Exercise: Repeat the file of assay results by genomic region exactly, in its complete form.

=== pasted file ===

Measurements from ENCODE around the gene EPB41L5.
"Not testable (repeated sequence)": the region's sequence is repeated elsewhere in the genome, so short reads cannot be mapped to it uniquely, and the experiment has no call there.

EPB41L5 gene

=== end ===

Measurements from ENCODE around the gene EPB41L5.
"Not testable (repeated sequence)": the region's sequence is repeated elsewhere in the genome, so short reads cannot be mapped to it uniquely, and the experiment has no call there.

EPB41L5 gene